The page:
Secure Tax Protection for Business Insurance

Every business should have adequate insurance in the event of fire, flood or other catastrophe.  To this end, you may acquire “business interruption insurance” to compensate the company for lost profits while you’re closed.

Hopefully, you won’t need to collect on these policies.  But it’s far better to be safe than sorry.

Strategy: Consider the tax implications of business insurance.  You might want to adjust your policies –or obtain new ones—to ensure that you are maximizing the tax benefits.

Insurance proceeds that compensate your business for lost income are generally treated as income subject to federal income tax.  “Lost income” may include compensation for services already performed by the businesses as well as profits that were anticipated but never realized.

On the other hand, the IRS exempts certain types of insurance proceeds from tax.  Under a special section of the tax code—Section 1033—you can avoid paying tax on insurance proceeds received because of property damage by reinvesting in replacement property.  For this purpose, “property damage” includes theft, seizure and condemnation.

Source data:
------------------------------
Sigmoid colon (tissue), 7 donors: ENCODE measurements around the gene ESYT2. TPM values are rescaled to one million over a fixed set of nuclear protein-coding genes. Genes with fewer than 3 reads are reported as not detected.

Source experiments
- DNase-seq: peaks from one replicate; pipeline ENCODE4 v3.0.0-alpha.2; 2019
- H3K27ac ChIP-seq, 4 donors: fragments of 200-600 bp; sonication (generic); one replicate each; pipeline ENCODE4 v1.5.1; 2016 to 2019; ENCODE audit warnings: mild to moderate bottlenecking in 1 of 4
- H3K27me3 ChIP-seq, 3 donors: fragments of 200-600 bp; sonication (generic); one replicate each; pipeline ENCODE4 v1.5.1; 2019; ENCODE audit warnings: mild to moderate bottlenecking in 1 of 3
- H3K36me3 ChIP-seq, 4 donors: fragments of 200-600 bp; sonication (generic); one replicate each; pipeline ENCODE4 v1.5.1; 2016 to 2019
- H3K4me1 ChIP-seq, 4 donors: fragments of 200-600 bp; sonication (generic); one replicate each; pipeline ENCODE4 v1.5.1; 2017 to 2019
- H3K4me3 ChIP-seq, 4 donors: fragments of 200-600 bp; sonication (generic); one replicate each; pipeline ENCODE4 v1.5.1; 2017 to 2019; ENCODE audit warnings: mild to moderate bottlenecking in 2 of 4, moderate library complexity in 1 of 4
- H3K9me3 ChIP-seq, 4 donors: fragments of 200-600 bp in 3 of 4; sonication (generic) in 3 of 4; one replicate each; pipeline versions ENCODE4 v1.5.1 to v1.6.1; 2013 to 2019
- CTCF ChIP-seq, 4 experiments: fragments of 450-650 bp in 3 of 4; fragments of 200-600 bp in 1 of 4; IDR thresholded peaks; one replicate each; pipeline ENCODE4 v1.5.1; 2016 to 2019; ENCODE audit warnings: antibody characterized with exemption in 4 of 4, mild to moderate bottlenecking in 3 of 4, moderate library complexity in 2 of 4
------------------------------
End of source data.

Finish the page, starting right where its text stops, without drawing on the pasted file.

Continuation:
Pay close attention to the fine print in your policies to strengthen your tax position.  Remember that it’s better tax wise to have property characterized as “replacement property” rather than “payment attributable to profits.”

Here are a few helpful hints for obtaining the best tax results:

  • The policies should specifically provide “loss of value” coverage to the extent that your business assets may lose some of their value.
  • The policy should pay benefits on a flat per diem basis without any mention of profits or fixed-business charges if you insure additional potential losses. The per diem amount can be adjusted for inflation.
  • The policies should not refer to historic profits or be limited by those profits in any way.

If you follow these suggestions, you may avoid having your insurance profits recast by the IRS as taxable income.  That way, you will be able to rely on the full amount of proceeds to reinvest in replacement property.